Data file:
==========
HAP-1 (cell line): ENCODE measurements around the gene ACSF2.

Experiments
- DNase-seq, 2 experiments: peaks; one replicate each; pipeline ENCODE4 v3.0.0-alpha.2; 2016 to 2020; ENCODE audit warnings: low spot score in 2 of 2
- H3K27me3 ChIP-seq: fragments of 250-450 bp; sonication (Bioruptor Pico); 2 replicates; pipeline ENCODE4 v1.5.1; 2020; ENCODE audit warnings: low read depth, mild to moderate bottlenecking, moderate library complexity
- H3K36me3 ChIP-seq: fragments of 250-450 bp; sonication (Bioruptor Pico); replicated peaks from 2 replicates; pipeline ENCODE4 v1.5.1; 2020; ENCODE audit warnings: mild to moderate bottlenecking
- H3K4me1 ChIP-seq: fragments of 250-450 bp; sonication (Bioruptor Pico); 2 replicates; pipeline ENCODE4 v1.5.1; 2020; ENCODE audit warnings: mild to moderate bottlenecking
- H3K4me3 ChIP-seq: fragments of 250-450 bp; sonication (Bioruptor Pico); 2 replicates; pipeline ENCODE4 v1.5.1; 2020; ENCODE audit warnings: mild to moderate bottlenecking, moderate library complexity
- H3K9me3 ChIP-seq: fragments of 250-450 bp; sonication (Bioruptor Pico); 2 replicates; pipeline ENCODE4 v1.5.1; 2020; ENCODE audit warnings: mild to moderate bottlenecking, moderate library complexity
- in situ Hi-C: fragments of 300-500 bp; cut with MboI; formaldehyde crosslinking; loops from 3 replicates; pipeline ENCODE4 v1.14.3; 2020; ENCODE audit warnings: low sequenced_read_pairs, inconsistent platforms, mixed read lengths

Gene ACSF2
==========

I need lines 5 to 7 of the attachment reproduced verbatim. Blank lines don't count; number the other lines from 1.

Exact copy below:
- H3K36me3 ChIP-seq: fragments of 250-450 bp; sonication (Bioruptor Pico); replicated peaks from 2 replicates; pipeline ENCODE4 v1.5.1; 2020; ENCODE audit warnings: mild to moderate bottlenecking
- H3K4me1 ChIP-seq: fragments of 250-450 bp; sonication (Bioruptor Pico); 2 replicates; pipeline ENCODE4 v1.5.1; 2020; ENCODE audit warnings: mild to moderate bottlenecking
- H3K4me3 ChIP-seq: fragments of 250-450 bp; sonication (Bioruptor Pico); 2 replicates; pipeline ENCODE4 v1.5.1; 2020; ENCODE audit warnings: mild to moderate bottlenecking, moderate library complexity